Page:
But it's not the excesses of the very rich which are most disturbing. In the Times Real Estate section the week before I read that people are buying up perfectly nice houses in the middle-class neighborhood called Gravesend in Brooklyn for millions of dollars, and tearing them down to replace them with mansions. In my own hometown, McMansions are springing up all over the place, and plots that had decent-sized houses are now holding ugly and grotesquely over-sized monstrosities.

The trend is not new -- David Owen noted the beginning of it 15 years ago in The Walls Around Us:

As bathrooms have gotten fancier, they've also gotten bigger. As they have, the size of secondary bedrooms shrank somewhat. (That extra square footage had to come from somewhere.) In the floor plans of many new houses, the children's bedrooms seem almost like an afterthought. Very often they have been trimmed, sometimes severely, to make room for the hot tub and the bidet. This trade-off - the comfort of one's children for the comfort of oneself while brushing one's teeth - might not have made sense to an earlier generation. But it is one of the unstated themes of the big bathroom revolution.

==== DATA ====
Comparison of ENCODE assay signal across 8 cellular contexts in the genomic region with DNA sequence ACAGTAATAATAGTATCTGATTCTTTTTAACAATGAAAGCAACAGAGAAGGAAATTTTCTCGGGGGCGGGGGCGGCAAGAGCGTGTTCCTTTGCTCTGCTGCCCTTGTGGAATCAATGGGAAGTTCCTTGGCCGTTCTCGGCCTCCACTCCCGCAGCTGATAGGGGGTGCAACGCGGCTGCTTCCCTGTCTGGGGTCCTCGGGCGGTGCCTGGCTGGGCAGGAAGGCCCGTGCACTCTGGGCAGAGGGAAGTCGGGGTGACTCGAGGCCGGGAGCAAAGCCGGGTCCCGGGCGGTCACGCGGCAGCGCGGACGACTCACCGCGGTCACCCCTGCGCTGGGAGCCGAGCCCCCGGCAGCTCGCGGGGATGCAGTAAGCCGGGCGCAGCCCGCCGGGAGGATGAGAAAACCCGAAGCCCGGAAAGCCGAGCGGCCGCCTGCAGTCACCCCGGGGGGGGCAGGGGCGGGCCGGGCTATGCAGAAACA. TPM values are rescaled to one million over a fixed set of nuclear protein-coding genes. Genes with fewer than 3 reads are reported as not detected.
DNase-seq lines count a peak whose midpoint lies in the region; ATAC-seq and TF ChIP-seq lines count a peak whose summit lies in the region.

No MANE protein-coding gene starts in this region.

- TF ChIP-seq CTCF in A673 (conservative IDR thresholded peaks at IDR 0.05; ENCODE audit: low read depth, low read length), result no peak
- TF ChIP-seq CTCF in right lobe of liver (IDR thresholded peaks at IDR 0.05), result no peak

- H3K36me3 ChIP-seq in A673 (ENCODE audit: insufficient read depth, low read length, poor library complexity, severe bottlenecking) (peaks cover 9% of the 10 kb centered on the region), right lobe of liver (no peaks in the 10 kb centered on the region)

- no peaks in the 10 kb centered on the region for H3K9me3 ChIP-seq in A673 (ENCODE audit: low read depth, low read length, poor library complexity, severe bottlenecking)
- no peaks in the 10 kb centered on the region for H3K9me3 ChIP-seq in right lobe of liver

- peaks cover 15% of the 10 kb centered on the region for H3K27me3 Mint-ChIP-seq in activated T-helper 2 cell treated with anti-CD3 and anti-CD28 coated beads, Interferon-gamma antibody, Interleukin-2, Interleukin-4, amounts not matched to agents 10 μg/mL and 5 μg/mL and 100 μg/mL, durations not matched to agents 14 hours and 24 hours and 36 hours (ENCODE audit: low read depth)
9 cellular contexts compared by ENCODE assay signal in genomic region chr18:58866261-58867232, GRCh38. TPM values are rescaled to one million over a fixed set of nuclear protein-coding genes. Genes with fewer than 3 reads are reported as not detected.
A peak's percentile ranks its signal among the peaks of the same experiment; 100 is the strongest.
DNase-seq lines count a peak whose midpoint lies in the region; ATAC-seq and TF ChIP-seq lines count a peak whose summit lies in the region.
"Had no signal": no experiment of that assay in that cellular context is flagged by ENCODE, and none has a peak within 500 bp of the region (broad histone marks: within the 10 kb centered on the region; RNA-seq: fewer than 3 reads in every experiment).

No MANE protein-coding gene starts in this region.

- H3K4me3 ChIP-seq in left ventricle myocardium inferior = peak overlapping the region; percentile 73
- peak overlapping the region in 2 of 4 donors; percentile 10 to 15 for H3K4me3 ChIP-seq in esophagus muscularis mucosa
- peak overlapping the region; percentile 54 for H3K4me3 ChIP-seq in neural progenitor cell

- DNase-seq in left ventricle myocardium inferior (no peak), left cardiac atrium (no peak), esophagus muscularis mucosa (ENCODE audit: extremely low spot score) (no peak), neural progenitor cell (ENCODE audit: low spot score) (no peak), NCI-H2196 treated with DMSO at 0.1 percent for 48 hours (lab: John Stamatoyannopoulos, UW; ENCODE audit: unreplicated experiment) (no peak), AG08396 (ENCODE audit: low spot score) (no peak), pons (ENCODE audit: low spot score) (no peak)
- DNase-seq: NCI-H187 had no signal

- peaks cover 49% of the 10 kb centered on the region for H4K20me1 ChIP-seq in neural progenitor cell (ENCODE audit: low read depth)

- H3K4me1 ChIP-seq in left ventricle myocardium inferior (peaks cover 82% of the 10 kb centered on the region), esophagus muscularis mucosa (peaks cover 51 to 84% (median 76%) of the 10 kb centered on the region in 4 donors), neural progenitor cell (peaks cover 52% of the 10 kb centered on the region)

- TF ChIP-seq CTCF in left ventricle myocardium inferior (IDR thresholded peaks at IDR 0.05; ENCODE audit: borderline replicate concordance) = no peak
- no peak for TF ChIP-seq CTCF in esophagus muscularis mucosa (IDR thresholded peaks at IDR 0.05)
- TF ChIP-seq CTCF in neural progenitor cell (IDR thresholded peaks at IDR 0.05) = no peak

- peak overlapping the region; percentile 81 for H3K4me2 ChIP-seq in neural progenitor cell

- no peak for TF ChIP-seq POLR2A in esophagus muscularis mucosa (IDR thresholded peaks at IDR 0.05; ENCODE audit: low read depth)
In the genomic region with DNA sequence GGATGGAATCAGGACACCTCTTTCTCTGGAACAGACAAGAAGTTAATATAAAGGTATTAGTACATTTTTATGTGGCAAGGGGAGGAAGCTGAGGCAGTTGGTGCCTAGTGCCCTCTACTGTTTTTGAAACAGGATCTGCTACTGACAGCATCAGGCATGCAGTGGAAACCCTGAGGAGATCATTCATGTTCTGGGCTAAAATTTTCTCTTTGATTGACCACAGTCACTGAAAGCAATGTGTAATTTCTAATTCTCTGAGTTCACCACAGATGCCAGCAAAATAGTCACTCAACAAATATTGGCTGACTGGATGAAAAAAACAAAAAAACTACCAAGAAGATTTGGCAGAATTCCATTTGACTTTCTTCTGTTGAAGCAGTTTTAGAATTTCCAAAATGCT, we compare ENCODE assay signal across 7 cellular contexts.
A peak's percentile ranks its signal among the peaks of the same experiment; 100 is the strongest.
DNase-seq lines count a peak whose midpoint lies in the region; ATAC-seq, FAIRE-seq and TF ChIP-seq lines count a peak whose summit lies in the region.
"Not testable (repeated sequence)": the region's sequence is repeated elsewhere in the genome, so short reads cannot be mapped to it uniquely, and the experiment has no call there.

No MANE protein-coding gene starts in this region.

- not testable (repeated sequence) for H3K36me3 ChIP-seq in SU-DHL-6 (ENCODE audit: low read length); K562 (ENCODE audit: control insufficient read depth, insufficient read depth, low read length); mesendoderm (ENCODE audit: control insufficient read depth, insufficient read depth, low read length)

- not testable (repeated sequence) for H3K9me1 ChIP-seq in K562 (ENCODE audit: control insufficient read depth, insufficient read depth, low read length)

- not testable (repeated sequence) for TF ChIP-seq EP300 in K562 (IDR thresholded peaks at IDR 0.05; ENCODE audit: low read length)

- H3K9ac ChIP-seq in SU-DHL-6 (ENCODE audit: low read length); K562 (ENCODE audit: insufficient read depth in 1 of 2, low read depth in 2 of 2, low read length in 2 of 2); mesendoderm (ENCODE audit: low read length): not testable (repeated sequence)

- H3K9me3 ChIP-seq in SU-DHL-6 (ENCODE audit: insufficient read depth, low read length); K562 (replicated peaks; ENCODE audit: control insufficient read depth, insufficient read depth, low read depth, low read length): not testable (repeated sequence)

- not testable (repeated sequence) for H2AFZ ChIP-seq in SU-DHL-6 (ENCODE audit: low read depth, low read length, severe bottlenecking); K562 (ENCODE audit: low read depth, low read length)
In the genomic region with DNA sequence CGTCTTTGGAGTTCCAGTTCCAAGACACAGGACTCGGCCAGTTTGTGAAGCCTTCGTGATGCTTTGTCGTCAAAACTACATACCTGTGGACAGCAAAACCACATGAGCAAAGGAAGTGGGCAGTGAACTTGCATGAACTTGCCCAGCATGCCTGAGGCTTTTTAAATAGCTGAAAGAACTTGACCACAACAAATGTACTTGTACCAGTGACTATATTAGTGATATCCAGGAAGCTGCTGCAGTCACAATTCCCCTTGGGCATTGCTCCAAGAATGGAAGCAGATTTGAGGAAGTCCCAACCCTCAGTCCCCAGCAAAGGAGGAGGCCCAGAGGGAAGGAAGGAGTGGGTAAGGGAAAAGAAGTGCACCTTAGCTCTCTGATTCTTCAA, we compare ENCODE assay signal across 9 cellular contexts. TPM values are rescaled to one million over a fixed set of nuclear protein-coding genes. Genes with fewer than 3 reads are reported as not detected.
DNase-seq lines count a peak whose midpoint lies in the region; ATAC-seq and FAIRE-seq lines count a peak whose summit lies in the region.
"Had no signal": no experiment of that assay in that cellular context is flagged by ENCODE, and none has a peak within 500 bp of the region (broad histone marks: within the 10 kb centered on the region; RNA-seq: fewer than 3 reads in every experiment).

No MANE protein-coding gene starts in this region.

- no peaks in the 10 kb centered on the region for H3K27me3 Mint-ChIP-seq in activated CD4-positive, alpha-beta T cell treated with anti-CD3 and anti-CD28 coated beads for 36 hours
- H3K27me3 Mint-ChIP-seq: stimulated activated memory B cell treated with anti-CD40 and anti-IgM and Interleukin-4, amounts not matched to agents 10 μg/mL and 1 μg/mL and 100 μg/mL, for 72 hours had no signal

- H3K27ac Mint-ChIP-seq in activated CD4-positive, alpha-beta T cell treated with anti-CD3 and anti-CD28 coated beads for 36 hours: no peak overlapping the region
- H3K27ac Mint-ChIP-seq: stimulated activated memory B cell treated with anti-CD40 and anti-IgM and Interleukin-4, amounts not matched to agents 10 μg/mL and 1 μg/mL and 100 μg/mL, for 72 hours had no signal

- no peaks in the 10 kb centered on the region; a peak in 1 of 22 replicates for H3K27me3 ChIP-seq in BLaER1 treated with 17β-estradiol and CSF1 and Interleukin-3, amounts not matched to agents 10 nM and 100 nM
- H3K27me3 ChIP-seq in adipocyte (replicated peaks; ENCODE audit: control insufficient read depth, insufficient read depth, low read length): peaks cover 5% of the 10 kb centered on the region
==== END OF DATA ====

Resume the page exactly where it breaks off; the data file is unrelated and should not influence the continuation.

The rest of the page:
Obviously, the next step from the selfishness of stealing space from your kids for your own comfort is to make your houses so big that everyone inside can be comfortable conspicuous consumers, and to hell with the world outside. It's the same impulse that's lead to the profusion of gated communities -- not just super-duper-upper-class ones like North Beverly Park, but plain-old middle class enclaves which sacrifice commonality for the illusion of security.

The gated community, Blakely and Snyder write, is the latest innovation in the suburbanizing trend toward "ever more privitized residential environments." For the zoning restrictions of earlier suburbs, the gated community substitutes guardhouses, physical barriers, and hired security forces. Its governing body, the homeowners' association, constitutes a private "pseudo-government" that supplants or augments the services provided by surrounding local governments: street maintenance, police protection.

...What these people want, the authors discover, is not community, but privacy and security. No matter how affluent they are, they dread the world outside the gates. Guardhouses, electronic surveillance systems and physical barriers provide reassurance but also reinforce the sense that one is surrounded by a disintegrating society. Crime is an obsession, despite (in most cases) the absence of any credible threat.